This is a sad scenario. As for me... learning is continual and i have tried to internalize it at all levels... doesnt matter if it is personal, technical.

'A lot of reading, writing practice and getting it reviewed by people is required to develop that skill'
Very true. Fortunately, i have worked with people who have been trying to improve upon their communication skills. Most would ask me to review the emails before sending it to the client. Not that i'm perfect but they considered me to be better than the rest on the team :)

Anonymous said...

Hi Pradeep,
That was the most interesting article I read in recent days .Just emphasises one point that coordinated effort can take teams or organizations a very long way , unfortunately in most cases coordination is the thing which is most lacking rather than technical or domain knowledge.
Thanks once again for such a wonderul post .

Eusebiu Blindu said...

Video recordings sound interesting indeed. But it will be hard to convince an organization to use especially when they rely on hundreds of thousands of test cases. There is problem of capturing, storing while preserving data confidentiality.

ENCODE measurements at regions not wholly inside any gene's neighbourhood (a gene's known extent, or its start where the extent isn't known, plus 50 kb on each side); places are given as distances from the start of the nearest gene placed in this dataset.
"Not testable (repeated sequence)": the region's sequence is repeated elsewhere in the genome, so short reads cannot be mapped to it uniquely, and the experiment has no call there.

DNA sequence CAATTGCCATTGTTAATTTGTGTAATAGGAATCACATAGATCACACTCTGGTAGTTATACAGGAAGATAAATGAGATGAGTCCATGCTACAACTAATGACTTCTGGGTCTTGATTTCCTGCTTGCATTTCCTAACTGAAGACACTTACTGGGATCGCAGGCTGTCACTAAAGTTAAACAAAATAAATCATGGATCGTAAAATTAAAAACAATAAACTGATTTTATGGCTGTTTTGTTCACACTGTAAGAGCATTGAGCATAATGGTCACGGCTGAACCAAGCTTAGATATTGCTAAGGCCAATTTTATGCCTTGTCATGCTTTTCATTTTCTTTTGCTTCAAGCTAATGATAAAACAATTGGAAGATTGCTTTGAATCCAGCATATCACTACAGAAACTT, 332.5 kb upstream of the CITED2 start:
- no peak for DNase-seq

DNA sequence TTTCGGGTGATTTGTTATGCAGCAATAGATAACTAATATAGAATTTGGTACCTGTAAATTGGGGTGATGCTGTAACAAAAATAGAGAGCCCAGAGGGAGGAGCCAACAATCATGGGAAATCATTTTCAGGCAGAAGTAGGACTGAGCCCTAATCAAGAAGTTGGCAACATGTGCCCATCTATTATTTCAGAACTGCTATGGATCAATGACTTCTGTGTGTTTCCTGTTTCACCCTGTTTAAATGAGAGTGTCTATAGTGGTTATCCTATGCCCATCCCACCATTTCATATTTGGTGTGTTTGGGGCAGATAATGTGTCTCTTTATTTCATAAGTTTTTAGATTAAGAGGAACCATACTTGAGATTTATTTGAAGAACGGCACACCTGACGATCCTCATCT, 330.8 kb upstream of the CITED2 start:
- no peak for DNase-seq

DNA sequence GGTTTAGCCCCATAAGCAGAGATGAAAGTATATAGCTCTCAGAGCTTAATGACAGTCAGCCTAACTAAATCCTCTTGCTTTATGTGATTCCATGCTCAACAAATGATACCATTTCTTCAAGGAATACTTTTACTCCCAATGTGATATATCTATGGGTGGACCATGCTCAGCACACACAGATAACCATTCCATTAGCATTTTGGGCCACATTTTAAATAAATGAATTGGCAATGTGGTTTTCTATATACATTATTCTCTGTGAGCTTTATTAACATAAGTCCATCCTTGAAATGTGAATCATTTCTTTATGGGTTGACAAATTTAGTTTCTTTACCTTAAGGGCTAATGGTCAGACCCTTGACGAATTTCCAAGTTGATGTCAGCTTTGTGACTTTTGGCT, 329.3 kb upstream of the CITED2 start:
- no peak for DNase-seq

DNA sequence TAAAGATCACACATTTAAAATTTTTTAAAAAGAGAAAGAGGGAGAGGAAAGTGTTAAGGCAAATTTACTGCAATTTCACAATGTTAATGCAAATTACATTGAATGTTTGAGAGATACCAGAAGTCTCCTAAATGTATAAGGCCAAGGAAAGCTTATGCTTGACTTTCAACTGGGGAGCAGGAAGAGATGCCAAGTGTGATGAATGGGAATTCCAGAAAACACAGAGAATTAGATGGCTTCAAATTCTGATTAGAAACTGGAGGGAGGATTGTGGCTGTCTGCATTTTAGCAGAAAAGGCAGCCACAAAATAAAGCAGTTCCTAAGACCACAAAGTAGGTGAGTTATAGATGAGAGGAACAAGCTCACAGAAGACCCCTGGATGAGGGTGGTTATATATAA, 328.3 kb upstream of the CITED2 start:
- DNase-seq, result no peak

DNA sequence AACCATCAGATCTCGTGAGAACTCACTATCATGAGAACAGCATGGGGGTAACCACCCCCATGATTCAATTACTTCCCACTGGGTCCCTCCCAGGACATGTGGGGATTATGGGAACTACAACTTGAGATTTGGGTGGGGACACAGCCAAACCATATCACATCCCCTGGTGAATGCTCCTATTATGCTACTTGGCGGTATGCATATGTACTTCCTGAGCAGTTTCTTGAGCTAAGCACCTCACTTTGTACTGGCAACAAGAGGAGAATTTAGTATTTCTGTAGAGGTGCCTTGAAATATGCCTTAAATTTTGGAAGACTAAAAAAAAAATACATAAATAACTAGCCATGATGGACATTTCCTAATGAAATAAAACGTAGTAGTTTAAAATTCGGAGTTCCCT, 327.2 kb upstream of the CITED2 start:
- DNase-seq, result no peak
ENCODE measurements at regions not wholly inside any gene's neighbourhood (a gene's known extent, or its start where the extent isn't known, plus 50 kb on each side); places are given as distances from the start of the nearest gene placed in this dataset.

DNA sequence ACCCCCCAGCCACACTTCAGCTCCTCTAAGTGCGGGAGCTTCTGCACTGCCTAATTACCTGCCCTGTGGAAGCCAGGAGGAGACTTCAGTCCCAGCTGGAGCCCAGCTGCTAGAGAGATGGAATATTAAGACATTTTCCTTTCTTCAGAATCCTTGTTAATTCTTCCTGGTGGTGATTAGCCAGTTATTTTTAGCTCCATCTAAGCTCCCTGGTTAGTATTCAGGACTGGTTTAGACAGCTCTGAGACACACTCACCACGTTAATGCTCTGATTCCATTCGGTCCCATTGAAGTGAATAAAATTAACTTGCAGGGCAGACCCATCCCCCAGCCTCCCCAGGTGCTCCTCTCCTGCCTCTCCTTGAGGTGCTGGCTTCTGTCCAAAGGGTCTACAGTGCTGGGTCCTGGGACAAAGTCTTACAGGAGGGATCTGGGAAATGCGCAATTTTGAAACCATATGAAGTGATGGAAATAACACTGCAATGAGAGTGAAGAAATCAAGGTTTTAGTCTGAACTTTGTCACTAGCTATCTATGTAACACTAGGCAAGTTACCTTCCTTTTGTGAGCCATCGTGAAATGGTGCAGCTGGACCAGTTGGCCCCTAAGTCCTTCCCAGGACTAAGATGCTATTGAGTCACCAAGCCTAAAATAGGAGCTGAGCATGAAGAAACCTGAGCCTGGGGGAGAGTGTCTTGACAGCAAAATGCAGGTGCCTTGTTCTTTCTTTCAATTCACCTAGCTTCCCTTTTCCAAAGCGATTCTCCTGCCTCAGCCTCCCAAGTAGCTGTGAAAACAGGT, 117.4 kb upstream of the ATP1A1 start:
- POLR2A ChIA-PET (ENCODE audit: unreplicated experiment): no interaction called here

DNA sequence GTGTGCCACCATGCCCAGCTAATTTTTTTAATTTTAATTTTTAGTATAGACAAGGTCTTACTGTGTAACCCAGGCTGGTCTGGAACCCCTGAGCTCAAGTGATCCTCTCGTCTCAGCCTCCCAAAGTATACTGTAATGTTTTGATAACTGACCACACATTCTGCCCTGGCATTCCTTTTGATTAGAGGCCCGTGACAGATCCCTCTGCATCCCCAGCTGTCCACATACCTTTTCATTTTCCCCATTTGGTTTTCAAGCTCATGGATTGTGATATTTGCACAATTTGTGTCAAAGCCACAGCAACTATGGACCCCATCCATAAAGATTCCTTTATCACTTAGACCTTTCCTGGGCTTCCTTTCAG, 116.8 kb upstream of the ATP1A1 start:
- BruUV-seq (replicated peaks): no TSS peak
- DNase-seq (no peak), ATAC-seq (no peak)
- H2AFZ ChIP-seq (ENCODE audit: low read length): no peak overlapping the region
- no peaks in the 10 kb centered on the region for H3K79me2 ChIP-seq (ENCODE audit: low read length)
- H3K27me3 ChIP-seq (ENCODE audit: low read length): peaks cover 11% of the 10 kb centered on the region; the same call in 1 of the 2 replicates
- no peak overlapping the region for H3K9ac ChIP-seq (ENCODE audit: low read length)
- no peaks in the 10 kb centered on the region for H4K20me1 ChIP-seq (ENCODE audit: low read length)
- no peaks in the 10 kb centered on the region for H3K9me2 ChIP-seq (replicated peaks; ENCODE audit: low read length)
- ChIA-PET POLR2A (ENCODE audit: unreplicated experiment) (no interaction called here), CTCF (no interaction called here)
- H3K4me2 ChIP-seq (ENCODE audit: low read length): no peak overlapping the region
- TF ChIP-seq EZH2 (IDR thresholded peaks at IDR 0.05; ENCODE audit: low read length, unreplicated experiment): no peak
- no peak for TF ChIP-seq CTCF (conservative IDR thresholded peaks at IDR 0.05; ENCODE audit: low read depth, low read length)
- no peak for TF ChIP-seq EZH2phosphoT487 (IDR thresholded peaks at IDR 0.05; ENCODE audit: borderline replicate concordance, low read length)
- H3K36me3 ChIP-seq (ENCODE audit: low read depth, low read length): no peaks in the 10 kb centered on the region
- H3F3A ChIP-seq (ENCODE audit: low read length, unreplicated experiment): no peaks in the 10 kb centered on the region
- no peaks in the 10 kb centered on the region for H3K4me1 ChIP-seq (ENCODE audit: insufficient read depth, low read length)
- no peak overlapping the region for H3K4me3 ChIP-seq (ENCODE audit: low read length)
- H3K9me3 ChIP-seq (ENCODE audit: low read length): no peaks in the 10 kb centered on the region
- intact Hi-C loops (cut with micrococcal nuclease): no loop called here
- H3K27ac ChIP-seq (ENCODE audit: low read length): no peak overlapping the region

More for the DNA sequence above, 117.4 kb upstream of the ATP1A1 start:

Ajoy Kumar Singha said...

Pradeep,
Your posts have always been thought provoking. Just one suggestion. Your blog's previous blogger template was better than this.
Ajoy Kumar Singha
www.ajoysingha.info.

Pradeep Soundararajan said...

@Ajoy,

Your blog's previous blogger template was better than this.

Yeah, I liked it too. Something got screwed up with the images and blogger had some fixes for it. People reading my blog from their offices had emailed me that they couldn't see half of the content, so I had to change and experiment.

pardhasrinivas said...

its a good news because i am new and not aware that blog can be used extensively in office also.i read a lot about testing and learn lot but worried of -ve consequences

Manav Ahuja said...

Pradeep,

Intresting post.

I have a few basic thoughts:

Assumptions: